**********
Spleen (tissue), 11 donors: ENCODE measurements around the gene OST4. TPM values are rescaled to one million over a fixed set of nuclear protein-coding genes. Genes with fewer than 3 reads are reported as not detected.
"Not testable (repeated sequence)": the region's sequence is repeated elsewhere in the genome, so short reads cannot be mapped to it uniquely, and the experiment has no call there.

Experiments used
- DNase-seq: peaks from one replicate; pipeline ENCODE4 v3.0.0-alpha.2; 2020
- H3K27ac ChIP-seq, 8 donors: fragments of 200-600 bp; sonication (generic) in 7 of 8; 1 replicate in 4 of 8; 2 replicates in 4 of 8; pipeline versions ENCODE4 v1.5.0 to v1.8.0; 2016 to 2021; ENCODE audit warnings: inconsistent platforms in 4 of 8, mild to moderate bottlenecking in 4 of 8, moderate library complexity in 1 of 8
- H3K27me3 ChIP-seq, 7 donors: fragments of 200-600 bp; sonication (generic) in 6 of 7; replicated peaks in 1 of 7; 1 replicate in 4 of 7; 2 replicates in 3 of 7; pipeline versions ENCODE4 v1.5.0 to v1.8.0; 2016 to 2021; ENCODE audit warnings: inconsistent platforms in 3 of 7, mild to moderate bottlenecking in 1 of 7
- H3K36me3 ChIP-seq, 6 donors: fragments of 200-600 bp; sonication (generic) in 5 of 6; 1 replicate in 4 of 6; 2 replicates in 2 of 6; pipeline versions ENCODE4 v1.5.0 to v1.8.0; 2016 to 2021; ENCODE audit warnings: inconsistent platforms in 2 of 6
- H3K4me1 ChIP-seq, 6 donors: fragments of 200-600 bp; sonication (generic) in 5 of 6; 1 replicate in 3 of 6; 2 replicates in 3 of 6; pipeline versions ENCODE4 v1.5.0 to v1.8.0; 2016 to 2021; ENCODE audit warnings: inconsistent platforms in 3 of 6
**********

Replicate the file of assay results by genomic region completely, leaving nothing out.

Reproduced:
Spleen (tissue), 11 donors: ENCODE measurements around the gene OST4. TPM values are rescaled to one million over a fixed set of nuclear protein-coding genes. Genes with fewer than 3 reads are reported as not detected.
"Not testable (repeated sequence)": the region's sequence is repeated elsewhere in the genome, so short reads cannot be mapped to it uniquely, and the experiment has no call there.

Experiments used
- DNase-seq: peaks from one replicate; pipeline ENCODE4 v3.0.0-alpha.2; 2020
- H3K27ac ChIP-seq, 8 donors: fragments of 200-600 bp; sonication (generic) in 7 of 8; 1 replicate in 4 of 8; 2 replicates in 4 of 8; pipeline versions ENCODE4 v1.5.0 to v1.8.0; 2016 to 2021; ENCODE audit warnings: inconsistent platforms in 4 of 8, mild to moderate bottlenecking in 4 of 8, moderate library complexity in 1 of 8
- H3K27me3 ChIP-seq, 7 donors: fragments of 200-600 bp; sonication (generic) in 6 of 7; replicated peaks in 1 of 7; 1 replicate in 4 of 7; 2 replicates in 3 of 7; pipeline versions ENCODE4 v1.5.0 to v1.8.0; 2016 to 2021; ENCODE audit warnings: inconsistent platforms in 3 of 7, mild to moderate bottlenecking in 1 of 7
- H3K36me3 ChIP-seq, 6 donors: fragments of 200-600 bp; sonication (generic) in 5 of 6; 1 replicate in 4 of 6; 2 replicates in 2 of 6; pipeline versions ENCODE4 v1.5.0 to v1.8.0; 2016 to 2021; ENCODE audit warnings: inconsistent platforms in 2 of 6
- H3K4me1 ChIP-seq, 6 donors: fragments of 200-600 bp; sonication (generic) in 5 of 6; 1 replicate in 3 of 6; 2 replicates in 3 of 6; pipeline versions ENCODE4 v1.5.0 to v1.8.0; 2016 to 2021; ENCODE audit warnings: inconsistent platforms in 3 of 6